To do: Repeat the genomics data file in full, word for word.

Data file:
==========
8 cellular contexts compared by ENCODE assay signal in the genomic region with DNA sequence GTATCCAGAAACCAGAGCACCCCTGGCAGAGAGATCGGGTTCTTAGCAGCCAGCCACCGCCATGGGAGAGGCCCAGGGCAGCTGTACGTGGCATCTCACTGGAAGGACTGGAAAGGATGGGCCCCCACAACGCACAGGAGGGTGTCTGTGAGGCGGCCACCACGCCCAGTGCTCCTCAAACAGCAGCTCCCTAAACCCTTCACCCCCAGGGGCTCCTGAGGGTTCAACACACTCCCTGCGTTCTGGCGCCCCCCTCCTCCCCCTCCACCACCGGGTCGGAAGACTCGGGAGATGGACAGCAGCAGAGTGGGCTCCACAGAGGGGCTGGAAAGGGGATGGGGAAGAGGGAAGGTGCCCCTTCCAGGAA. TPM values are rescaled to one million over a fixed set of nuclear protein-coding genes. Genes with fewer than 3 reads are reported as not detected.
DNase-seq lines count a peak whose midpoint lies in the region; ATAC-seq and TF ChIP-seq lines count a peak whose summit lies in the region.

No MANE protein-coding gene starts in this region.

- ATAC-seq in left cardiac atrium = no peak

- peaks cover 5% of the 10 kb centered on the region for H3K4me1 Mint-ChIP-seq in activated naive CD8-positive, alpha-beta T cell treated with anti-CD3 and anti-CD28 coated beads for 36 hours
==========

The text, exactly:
8 cellular contexts compared by ENCODE assay signal in the genomic region with DNA sequence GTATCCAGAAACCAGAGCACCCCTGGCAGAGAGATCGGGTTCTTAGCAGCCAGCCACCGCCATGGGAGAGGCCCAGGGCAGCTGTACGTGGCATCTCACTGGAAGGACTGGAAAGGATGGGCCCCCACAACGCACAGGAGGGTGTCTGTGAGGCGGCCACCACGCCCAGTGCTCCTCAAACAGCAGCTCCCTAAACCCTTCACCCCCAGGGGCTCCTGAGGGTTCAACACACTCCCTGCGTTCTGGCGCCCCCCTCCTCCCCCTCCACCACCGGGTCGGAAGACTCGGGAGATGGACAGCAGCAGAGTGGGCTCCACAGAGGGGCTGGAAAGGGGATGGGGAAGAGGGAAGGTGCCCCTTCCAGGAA. TPM values are rescaled to one million over a fixed set of nuclear protein-coding genes. Genes with fewer than 3 reads are reported as not detected.
DNase-seq lines count a peak whose midpoint lies in the region; ATAC-seq and TF ChIP-seq lines count a peak whose summit lies in the region.

No MANE protein-coding gene starts in this region.

- ATAC-seq in left cardiac atrium = no peak

- peaks cover 5% of the 10 kb centered on the region for H3K4me1 Mint-ChIP-seq in activated naive CD8-positive, alpha-beta T cell treated with anti-CD3 and anti-CD28 coated beads for 36 hours